Fostering Global Healthcare Collaboration: Insights from Italian Volunteer Doctors at Attat Hospital
For almost two months, two Italian doctors, Danilo and Agnese, have been working in the pediatric department at Attat Hospital, Ethiopia. In this interview with Ethiopian doctor Eyosiyas Arega, they discuss their experiences, challenges, and the invaluable lessons we can learn from each other through global healthcare collaboration. This conversation underscores the importance of cross-cultural exchange and the enduring impact it can have on healthcare practices worldwide.
1. Can you tell us about your background in pediatrics and what inspired you to volunteer at Attat Hospital?
We are two doctors in specialist training at the Meyer Hospital of the University of Florence. While for Danilo this is his fifth experience, with this project Agnese begins her journey in international collaboration with Africa. We both got to know the Engera association by working with its President Francesco Silenzi and Vice President Giuseppe Indolfi. Their passion and dedication to Engera's projects in Ethiopia immediately convinced us to actively participate in this group. The opportunity to inaugurate the collaboration with Attat Hospital, supported by the invaluable help of Dr. Maria José Caldes, Director of the Global Health Centre of the Tuscany Region, has filled us with great pride. For this reason, we would like to thank our specialisation school director, Professor Chiara Azzari, who made it possible for us to participate in this project.
2. What were your initial impressions of the healthcare system in Ethiopia, and what challenges have you observed within it?
Upon our arrival at Attat Hospital, we immediately realised the enormous number of patients this hospital must care for. Despite the large number, the hospital responds well to the needs of its patients, especially considering the scarce human and material resources available. The enlightened management by the medical director of the facility (Sister Rita Schiffer) is commendable.
3. How has the local community received you and your work at the hospital? Can you share any positive interactions you’ve had?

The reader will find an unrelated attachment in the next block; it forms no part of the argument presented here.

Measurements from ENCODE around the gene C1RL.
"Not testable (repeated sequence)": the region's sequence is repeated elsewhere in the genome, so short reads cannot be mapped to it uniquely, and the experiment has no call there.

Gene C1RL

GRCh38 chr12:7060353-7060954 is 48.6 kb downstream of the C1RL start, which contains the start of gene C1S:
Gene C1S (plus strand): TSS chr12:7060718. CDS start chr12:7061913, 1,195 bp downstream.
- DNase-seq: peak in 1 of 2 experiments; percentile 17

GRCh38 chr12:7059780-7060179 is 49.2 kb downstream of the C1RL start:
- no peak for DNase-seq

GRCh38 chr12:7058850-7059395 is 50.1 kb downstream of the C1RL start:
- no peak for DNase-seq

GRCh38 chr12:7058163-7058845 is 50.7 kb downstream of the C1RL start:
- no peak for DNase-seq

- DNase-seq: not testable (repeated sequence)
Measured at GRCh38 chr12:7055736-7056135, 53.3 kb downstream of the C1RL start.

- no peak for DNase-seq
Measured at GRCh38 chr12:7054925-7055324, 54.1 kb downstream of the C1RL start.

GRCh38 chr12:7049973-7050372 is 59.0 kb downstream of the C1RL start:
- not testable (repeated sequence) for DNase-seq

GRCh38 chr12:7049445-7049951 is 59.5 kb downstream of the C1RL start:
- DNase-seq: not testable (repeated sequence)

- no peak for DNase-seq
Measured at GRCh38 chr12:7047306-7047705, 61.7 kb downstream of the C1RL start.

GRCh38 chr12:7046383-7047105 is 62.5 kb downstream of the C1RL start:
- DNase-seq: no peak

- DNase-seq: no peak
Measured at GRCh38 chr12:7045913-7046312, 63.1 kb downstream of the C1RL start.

From day one, the local medical staff have been receptive to our suggestions about diagnostic and therapeutic paths of the young patients. At weekly meetings with the hospital's doctors, we have had the opportunity to share clinical knowledge. A valuable achievement has been the increasing trust that the nursing staff have had in us. Due to the presence of a language barrier and the need not to disrupt the rhythm of work on the ward, the local nurses were initially rather reluctant to accept our proposals to modify the usual diagnostic-therapeutic procedures (e.g., extending the duration of intravenous antibiotic therapy).
4. Walk us through a typical day in your role at the hospital. What tasks and responsibilities do you typically undertake?
The day at Attat Hospital begins with visits to the patients admitted to the pediatric ward. The medical rounds are done as a team with the help of a nurse and a doctor. During this time, care plans are discussed with the families of the young patients, listening to their particular needs in dealing with their large families. After the visits to the ward, support is provided to the Neonatal Intensive Care Unit, which functions excellently also thanks to the constant financial and professional support of the Trentino Alto Adige Association of Family Paediatricians (CCWW). The day continues with a visit to the Outpatient Pediatric Department, where every day about fifty children undergo specialist pediatric assessments every day. Our duties also include being on call for the shared management of paediatric emergencies at the hospital's Emergency Room.
5. Describe which medical conditions you have treated most frequently.
Infectious diseases in Ethiopia still account for the lion's share of paediatricians' daily work. Data collected to date show that the most frequent infections are pneumonia, gastroenteritis (including typhoid fever and parasitic infestations), skin infections and malaria. Another major area of intervention at Attat Hospital is traumatology, with a focus on animal bites, blunt trauma and burns.
6. Reflecting on your time at Attat so far, can you highlight some of the most significant experiences or moments that have stood out to you? Have there been any patient stories that have left a lasting impact?